['Game Mag Weaseling' is a weekly column by Kevin Gifford which covers video game magazines from the late '70s all the way up to right now.]

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I know I'm running the risk of sounding like a game-industry version of Andy Rooney here, but am I the only one who's utterly sick of sneering armored soldier types on the covers of video-game magazines? It looks like the same cover over and over and over again, because they're all set up the exact same way -- vaguely threatening futuristic fighting man, either armored or skinheaded, looking directly at you.

Can you really call it "cover design" to have a character from whatever flavor of "space marine" game it is this month in your face like this, when it's quickly turning into a major cliche? (And before anyone says it, yes, I know Bioshock and Fallout 3 are not set in space. I'm exaggerating to prove a point about the general design trend here.)

Of course, I know why this trend's taking place. In terms of shifting issues on the newsstand, it's common design sense. There are several rules of thumb used by art directors at nearly every commercial magazine, outlined most neatly in a 2002 article from Folio, a magazine devoted to the magazine industry. These include:

- Your logo is your primary selling point, so make it prominent and don't obscure it unless your name is as recognizable as Time or National Geographic. (EGM used to let game art overrun their logo all the time, but the title's been completely unobscured in every issue since their last redesign. Game Informer and Play often color their logos to make them "transparent" over the cover art.)

- The cover image should be unique, bold, uncluttered, and taking up as much of the cover as possible. If there's a person on the cover, he/she should be making eye contact with the reader (fashion/lad-mags routinely Photoshop their model pics to accentuate this).

- Coverlines (the text on the cover that advertises what's inside) should play second fiddle to the art. They should make the reader want to see what's inside. Coverlines with numbers in them ("2000+ Game Codes") are easy to write, easy to understand and suggest "value" to the reader. They don't even have to be particularly big numbers -- "12 Page Sports Spectacular," for example, or "60 autographed Penny Arcade goodies". (GamePro used to fill every available space with coverlines, but they've laid off of them in recent years.)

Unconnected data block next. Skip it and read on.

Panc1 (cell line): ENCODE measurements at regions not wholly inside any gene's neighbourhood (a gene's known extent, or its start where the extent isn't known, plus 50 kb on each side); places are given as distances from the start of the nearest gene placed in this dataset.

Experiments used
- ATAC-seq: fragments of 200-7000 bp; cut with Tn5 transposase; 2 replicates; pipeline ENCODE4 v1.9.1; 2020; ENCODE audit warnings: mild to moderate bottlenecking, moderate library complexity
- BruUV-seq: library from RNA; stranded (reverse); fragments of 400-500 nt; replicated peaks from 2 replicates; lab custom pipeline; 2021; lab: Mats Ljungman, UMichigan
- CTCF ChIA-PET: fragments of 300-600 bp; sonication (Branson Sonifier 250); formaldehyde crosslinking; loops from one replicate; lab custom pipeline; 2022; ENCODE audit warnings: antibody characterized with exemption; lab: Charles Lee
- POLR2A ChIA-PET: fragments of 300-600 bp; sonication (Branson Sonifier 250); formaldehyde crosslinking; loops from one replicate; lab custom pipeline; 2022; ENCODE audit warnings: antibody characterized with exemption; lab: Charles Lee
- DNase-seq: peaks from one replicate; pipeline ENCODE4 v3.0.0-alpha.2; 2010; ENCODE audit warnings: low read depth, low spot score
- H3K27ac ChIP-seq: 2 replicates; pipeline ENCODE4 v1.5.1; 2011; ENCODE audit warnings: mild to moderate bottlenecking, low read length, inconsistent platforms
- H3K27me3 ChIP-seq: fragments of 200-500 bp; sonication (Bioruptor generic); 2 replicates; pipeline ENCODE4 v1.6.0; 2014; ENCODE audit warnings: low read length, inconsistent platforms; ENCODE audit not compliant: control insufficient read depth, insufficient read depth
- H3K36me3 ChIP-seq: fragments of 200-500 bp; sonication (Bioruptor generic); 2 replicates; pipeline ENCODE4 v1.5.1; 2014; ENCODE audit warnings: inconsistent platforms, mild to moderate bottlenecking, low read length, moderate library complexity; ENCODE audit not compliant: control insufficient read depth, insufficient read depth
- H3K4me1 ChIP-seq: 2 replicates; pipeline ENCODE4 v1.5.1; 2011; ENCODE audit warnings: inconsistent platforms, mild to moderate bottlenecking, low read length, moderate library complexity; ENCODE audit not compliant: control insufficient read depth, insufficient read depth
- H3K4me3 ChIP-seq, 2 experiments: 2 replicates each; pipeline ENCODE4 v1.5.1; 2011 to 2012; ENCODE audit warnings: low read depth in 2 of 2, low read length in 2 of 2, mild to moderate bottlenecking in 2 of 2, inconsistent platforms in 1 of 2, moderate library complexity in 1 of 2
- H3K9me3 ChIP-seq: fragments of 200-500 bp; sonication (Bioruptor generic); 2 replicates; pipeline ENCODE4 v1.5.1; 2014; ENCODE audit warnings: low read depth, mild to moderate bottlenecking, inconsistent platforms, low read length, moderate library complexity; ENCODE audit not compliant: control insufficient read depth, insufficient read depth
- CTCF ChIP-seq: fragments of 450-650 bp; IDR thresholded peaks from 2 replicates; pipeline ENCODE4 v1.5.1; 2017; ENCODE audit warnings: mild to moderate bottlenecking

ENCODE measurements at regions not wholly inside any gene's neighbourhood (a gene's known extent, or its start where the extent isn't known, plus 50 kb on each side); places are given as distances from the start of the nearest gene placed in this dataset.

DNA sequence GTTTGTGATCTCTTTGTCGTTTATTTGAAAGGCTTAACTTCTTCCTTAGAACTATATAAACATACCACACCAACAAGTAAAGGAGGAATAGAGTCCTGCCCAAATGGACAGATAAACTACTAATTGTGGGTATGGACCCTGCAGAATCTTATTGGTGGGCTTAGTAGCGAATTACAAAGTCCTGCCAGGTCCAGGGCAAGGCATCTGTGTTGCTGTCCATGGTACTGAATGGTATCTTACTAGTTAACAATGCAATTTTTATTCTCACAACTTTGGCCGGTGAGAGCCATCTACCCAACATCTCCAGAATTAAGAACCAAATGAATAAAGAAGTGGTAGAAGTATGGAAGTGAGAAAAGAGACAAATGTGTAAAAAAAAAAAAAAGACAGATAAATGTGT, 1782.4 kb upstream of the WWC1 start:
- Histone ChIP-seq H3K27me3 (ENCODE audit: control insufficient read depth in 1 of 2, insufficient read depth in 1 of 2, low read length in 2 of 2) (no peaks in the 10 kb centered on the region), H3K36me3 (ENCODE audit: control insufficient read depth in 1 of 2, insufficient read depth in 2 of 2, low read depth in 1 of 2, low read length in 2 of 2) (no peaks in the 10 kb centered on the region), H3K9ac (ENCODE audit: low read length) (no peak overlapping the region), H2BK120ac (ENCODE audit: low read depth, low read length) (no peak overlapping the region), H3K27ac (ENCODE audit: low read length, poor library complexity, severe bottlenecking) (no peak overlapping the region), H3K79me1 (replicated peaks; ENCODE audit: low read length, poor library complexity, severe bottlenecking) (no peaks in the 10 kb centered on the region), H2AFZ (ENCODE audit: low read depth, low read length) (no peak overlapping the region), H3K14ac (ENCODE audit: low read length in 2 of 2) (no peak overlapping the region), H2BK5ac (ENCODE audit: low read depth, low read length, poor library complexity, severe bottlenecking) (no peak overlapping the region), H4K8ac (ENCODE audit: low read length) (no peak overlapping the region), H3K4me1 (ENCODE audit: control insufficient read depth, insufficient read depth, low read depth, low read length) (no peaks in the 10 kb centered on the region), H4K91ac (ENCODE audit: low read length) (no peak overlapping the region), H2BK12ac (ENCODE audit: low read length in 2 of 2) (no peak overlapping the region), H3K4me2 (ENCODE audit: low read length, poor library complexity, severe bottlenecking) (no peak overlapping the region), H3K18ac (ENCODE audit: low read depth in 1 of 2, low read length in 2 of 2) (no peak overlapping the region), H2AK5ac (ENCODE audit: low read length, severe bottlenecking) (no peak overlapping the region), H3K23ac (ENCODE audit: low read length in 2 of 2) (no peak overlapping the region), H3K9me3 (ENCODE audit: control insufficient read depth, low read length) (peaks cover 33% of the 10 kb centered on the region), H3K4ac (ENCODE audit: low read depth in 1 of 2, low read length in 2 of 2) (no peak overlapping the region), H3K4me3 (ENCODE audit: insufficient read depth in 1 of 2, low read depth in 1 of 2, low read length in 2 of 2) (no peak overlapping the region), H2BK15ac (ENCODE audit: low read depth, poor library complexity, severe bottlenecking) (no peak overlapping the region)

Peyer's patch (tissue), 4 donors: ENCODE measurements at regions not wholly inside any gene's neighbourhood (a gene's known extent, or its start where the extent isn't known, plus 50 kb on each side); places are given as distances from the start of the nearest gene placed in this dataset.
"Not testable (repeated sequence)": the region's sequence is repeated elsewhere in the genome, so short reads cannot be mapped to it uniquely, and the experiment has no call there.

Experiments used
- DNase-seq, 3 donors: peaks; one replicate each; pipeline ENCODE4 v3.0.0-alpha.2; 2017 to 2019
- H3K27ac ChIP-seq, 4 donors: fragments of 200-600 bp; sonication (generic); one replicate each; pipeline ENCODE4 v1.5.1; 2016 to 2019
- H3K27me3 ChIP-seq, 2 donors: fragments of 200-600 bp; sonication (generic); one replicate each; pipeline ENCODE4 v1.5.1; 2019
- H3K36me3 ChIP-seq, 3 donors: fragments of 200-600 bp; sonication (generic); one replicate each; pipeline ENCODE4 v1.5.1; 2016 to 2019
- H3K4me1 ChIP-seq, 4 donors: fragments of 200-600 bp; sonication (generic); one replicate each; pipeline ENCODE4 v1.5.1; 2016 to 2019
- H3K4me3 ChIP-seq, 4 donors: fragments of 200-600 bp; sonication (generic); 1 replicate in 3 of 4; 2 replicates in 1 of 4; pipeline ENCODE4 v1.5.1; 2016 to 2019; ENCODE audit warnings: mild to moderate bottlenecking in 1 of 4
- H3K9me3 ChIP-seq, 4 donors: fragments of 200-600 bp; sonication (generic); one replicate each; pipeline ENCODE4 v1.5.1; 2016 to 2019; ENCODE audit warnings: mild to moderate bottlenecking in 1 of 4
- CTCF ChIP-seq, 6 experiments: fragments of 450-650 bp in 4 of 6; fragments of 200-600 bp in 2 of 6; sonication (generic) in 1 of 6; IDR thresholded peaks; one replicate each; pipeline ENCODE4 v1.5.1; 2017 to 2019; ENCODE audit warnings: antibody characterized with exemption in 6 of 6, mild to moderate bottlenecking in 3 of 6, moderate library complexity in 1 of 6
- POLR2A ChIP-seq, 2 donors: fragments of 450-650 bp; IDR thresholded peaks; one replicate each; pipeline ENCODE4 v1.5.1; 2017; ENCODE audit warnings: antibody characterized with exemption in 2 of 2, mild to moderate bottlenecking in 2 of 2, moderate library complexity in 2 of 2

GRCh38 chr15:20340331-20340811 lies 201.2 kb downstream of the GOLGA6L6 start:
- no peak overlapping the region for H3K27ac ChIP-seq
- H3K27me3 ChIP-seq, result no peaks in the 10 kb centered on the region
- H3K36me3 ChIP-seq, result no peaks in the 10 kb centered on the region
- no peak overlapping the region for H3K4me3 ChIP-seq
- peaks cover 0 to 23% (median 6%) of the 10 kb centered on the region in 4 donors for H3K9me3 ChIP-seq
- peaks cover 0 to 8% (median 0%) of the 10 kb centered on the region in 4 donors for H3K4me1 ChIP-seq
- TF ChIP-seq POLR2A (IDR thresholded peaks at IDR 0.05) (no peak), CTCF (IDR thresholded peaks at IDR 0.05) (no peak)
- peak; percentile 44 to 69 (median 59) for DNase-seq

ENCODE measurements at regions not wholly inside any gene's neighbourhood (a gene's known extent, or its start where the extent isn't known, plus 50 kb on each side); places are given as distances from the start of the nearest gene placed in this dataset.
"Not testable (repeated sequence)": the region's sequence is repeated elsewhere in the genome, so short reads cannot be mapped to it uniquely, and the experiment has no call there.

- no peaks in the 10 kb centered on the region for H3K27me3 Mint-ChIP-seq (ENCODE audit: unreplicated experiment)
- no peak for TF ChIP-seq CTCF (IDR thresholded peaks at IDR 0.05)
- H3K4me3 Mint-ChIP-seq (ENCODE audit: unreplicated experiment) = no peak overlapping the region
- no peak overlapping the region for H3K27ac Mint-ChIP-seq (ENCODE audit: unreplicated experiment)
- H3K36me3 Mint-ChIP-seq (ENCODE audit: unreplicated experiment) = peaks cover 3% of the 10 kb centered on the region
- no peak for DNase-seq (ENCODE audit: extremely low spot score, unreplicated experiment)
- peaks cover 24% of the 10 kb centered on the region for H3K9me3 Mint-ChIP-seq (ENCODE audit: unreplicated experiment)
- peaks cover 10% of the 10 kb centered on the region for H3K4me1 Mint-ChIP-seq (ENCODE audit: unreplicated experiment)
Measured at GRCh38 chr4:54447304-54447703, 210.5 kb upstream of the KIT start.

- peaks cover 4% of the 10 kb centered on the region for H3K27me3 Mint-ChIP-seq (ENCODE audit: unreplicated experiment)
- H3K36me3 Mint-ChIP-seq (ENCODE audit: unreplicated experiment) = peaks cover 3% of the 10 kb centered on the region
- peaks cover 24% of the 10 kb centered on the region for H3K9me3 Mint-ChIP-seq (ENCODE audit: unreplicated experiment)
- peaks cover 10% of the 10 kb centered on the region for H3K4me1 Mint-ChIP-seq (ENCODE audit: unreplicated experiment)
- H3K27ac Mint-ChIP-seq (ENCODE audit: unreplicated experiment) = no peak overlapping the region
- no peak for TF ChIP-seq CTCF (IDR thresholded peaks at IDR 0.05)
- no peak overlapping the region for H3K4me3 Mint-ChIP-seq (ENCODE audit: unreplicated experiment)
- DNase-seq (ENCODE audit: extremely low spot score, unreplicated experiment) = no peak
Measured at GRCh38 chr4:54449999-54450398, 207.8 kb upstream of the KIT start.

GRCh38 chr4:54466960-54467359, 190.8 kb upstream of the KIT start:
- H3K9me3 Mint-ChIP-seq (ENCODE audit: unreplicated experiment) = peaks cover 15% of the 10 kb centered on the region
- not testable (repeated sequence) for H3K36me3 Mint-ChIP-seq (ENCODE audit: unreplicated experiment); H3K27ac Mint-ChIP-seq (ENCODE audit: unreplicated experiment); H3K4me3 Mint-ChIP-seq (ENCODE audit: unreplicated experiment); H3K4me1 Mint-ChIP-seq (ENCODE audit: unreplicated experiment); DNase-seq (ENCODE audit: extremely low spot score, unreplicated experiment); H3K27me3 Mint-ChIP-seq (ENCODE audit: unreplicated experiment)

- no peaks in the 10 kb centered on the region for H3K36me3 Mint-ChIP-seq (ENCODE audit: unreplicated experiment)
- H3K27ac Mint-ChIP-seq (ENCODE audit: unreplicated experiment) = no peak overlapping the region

- The top three inches across the top of the cover are the most important, because often the rest of the cover's obscured by other mags on the newsstand. Pretty much every game mag has coverlines above the logo to deal with this; corner snipes (a diagonal coverline in the top-left corner) are hallmarks of 70s/80s cover design, but you still see them now and then.

As you can see, angry space marines seem to satisfy that second rule rather well. They're mean, they're edgy, they stand out, and they're usually looking right at you on the magazine rack. But design choices get played out fast if everyone uses them all the time. There's the Great Pro Wrestling Epidemic of 1998-2000, for example, not to mention a certain run in the mid-1990s when EGM did 8 fighting-game covers in the space of 12 issues. Neither are known as wonderful times for game mags.

I'm hoping that I'm not just being a crusty curmudgeon and there really are other people at least somewhat annoyed by this. I love Games for Windows magazine dearly, but since its debut last December, five out of seven GFW issues so far have had anonymous army dudes of some sort on the cover -- and one of the others was WoW, which isn't exactly an original cover either. It's gotta stop!

(This brings up the question of what I like in game mag covers, which I'll cover next time.)

[Kevin Gifford breeds ferrets and runs Magweasel, a site for collectors and fans of old video-game and computer magazines. He's also an editor at Newtype USA magazine.]